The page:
How bedded into your initial treatment was the gloriously dizzying confluence of styles and techniques vs developed as the film came together? Did you have to pull back or tone it down at any point for fear of it being ‘too much’?

A bit of both. As I said, I’m a wild style dude when it comes to mixed media. My approach is def “nothing is sacred.” I think a lot of traditional directing philosophies cater to the notion that every shot matters and is precious, but I like to let go of myself and the value of any one shot. It’s about letting the piece take on a life of its own. Even if there’s a shot I loved in my head or in the storyboard, if it doesn’t work, I’ll move on and find something new to explore. The initial treatment was more like a mission statement, discussing and exploring concepts of media today and meta-narratives.

I think our power and style really emerges out of how we’ve all been pushed out of the traditional systems, and we’re making our own.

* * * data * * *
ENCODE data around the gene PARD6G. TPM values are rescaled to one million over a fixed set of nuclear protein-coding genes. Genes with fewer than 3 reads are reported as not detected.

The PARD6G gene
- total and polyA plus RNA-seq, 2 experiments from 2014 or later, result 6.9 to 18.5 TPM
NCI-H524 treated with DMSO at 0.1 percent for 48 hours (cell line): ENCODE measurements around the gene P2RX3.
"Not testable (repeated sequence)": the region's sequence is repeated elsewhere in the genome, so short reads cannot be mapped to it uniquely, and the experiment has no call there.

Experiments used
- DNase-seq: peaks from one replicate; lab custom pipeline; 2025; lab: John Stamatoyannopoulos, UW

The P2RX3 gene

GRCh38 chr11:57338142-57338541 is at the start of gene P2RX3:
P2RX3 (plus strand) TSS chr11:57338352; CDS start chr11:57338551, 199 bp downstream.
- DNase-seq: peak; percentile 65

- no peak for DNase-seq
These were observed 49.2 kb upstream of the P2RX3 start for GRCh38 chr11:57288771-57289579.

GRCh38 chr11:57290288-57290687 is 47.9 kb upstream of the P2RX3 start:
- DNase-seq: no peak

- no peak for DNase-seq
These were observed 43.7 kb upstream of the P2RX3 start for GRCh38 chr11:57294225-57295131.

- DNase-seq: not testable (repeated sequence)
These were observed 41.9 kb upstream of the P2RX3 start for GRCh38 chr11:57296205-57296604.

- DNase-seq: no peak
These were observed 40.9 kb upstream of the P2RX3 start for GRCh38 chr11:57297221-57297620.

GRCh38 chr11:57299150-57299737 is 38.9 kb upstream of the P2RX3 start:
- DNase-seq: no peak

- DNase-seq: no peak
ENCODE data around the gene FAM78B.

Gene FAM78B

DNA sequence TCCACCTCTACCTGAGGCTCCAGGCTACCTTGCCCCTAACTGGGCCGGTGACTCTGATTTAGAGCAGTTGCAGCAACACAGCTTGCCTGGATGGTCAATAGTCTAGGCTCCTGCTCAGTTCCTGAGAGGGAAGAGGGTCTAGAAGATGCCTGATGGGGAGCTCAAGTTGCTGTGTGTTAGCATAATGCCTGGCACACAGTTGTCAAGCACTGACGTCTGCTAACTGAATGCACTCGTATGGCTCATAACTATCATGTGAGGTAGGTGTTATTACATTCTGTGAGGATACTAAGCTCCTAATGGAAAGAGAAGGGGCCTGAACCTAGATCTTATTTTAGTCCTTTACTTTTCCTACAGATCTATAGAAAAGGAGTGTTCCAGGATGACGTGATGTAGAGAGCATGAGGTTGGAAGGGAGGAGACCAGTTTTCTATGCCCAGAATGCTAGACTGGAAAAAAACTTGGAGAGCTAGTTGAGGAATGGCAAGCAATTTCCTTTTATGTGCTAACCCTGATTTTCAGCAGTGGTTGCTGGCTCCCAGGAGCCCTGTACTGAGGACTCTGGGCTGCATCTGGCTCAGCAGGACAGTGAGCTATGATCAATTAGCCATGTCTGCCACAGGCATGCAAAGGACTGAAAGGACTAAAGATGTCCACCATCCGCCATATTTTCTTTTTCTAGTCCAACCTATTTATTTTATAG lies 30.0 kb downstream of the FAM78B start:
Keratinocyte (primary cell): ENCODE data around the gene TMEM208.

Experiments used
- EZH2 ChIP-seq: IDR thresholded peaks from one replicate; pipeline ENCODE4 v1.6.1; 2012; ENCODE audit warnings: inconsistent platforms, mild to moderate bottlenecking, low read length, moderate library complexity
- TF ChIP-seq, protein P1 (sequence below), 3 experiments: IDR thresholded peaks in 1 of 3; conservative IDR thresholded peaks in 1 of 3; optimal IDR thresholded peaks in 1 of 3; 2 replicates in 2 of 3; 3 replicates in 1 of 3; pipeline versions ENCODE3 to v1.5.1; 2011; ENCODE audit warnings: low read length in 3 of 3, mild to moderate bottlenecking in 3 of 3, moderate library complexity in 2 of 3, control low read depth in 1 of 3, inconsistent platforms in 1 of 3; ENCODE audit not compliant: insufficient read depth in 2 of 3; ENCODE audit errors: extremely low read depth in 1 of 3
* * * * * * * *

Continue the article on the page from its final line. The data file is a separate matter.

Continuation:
In development, the piece was a constantly shifting, organic thing that grew on its own, and I’m more like a gardener letting it grow, sometimes cutting a few leaves or watering it. We def sometimes even went too far, which was exciting, but that’s how you arrive at boundary pushing work, you kinda have to not give a fuck about rules. We would push it to the limit, until it broke, then peeled it back just enough to land in a place that felt right. It was like punk rock film making so it was exciting every step of the way. Props to Billie, Fader, and YouTube for letting us be wild AF.

Animation is a major element which permeates the doc, could you tell us more about how you gathered and then collaborated with your international animation team to create those segments?